Ballot boxes in the 2019 General elections. Image: Shutterstock.
Four direct elections for president have been held since 2004. Competitive direct elections have been held for the DPR since 1999, when the government permitted new political parties to join the three officially sanctioned under the New Order. Direct elections have been held for hundreds of provincial and municipal leaders and assemblies too.
Whatever problems have existed with the conduct of these elections, they have rarely been with the way the people in the world’s third biggest democracy exercised their vote.
Rather, the real problems with the electoral system have been with the behaviour of the political parties and their leaders, who commonly blend party responsibilities with active business lives. They have been drawn into a competition of diminishing returns in which they spend ever-larger sums on campaigning for elections that, of course, someone must lose. Fundraising has become an increasingly onerous burden and a driver of corruption, justifying calls for party finance reform.
But instead of pursuing some sensible remedies like public financing or reducing the number of parties, the parties fault elections themselves. In the case of the presidency and vice presidency, their solution is to revert to the New Order system of selection by the MPR, whose members come from the DPR and the Regional Representatives Council (DPD), a quasi-upper house that has an advisory function.
It would certainly be more convenient for the political parties. It would leave them free to cut deals over the presidency and invest someone who might struggle to win the allegiance of voters, such as a son or daughter of the political elite, or prevent an unpalatable choice, such as a hardline Islamist.
It would be considerably less expensive too, which would presumably be one of the justifications for what would be the biggest step back for democracy since the end of the Suharto era. As one observer put it, ‘it’s cheaper to buy the MPR’.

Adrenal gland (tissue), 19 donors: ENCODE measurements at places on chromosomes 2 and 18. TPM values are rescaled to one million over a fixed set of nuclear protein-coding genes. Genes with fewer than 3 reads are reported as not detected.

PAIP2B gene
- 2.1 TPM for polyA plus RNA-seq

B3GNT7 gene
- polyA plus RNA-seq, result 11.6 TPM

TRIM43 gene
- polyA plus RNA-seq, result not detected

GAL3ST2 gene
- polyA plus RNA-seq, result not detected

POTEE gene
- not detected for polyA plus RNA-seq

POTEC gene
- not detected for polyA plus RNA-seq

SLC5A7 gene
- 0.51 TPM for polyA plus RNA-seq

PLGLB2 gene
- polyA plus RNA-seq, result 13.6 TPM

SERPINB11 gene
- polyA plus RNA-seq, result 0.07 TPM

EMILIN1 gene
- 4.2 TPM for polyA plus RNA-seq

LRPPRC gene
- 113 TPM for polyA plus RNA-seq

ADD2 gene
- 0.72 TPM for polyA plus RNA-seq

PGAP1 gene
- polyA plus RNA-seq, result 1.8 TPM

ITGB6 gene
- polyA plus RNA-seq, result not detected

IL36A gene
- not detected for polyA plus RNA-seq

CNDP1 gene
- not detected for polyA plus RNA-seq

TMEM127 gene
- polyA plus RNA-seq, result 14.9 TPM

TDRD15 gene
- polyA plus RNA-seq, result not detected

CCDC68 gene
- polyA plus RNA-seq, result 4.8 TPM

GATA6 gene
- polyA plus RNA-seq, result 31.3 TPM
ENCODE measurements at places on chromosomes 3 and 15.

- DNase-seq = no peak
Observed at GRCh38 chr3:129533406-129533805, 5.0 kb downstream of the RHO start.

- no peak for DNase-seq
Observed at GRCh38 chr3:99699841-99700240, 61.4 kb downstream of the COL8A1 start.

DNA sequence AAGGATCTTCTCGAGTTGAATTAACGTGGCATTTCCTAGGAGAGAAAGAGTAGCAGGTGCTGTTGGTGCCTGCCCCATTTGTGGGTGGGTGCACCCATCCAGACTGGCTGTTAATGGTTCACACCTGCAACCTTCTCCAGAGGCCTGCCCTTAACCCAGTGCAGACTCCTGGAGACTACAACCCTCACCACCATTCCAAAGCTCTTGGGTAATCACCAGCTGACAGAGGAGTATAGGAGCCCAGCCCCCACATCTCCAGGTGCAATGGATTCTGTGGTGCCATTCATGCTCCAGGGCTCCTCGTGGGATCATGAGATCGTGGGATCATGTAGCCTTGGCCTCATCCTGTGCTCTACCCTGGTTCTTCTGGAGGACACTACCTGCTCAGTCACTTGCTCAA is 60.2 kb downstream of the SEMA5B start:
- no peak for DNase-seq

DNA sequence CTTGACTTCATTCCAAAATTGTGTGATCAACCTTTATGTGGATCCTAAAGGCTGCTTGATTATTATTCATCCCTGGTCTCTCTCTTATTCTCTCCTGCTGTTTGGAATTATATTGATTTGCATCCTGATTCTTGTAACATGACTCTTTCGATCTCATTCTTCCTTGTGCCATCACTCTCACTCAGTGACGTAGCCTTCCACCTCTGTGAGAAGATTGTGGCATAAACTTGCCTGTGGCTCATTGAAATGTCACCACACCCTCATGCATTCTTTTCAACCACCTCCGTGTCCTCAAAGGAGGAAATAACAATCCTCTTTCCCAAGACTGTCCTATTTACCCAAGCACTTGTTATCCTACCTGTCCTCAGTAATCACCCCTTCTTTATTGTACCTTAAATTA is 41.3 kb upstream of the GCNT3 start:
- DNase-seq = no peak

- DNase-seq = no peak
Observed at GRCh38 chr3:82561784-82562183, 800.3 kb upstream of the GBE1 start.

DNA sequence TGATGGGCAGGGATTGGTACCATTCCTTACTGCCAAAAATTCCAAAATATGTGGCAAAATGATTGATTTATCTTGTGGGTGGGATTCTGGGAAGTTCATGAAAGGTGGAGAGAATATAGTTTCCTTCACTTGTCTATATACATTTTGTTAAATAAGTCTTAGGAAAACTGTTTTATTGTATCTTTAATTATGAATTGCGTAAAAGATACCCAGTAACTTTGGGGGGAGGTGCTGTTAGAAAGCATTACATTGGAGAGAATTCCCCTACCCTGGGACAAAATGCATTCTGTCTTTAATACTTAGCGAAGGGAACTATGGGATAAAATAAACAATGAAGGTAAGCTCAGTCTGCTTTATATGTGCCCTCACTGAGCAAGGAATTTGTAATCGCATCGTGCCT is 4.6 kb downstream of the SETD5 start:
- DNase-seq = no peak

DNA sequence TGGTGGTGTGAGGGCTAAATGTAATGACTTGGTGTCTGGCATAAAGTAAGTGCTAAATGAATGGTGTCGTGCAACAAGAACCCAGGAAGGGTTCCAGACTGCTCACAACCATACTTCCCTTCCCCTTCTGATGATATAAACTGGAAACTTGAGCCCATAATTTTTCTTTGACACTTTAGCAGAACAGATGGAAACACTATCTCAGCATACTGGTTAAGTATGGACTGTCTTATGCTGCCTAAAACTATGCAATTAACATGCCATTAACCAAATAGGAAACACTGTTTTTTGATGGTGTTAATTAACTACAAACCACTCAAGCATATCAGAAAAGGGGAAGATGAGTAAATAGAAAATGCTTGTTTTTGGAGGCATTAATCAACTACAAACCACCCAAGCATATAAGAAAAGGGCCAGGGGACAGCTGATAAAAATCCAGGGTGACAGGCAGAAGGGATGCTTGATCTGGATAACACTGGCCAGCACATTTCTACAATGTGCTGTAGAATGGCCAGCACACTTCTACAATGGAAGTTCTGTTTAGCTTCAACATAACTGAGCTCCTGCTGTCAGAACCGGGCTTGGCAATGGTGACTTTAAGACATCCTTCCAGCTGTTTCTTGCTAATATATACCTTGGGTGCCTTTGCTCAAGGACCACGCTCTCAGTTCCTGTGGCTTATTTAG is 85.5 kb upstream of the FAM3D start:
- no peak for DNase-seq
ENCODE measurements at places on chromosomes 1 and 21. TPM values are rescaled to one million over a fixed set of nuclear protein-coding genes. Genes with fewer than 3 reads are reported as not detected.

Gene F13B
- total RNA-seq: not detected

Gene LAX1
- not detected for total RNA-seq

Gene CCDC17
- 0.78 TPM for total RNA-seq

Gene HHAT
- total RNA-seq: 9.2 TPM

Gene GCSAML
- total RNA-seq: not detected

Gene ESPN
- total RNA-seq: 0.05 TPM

So far, the idea of reinstituting indirect elections for the presidency has been mostly discussed behind closed doors. There appear to be no concrete plans for what would require an amendment to the constitution.
One of the strongest proponents is the new head of the MPR, Bambang Soesatyo, a senior figure in the second strongest party, Golkar. Other proponents of restoring the powers of the MPR include senior members of Widodo’s own party, the Indonesian Democratic Party Struggle (PDIP) and its coalition partners, Nasdem, headed by businessman Surya Paloh, and Gerindra, headed by Prabowo Subianto, Widodo’s erstwhile opponent.
The interest of parties in exploring the option is evident from decisions by several of them to commission private polls and focus group research to test public opinion.
In the meantime, public and party attitudes to curtailing the extent of direct voting might be tested at the provincial and municipal level. The Minister for Home Affairs Tito Karnavian, who is the former national police chief, has floated the idea of allowing governors and mayors to be selected by local assemblies or appointed by central authorities. He too cites the cost of elections.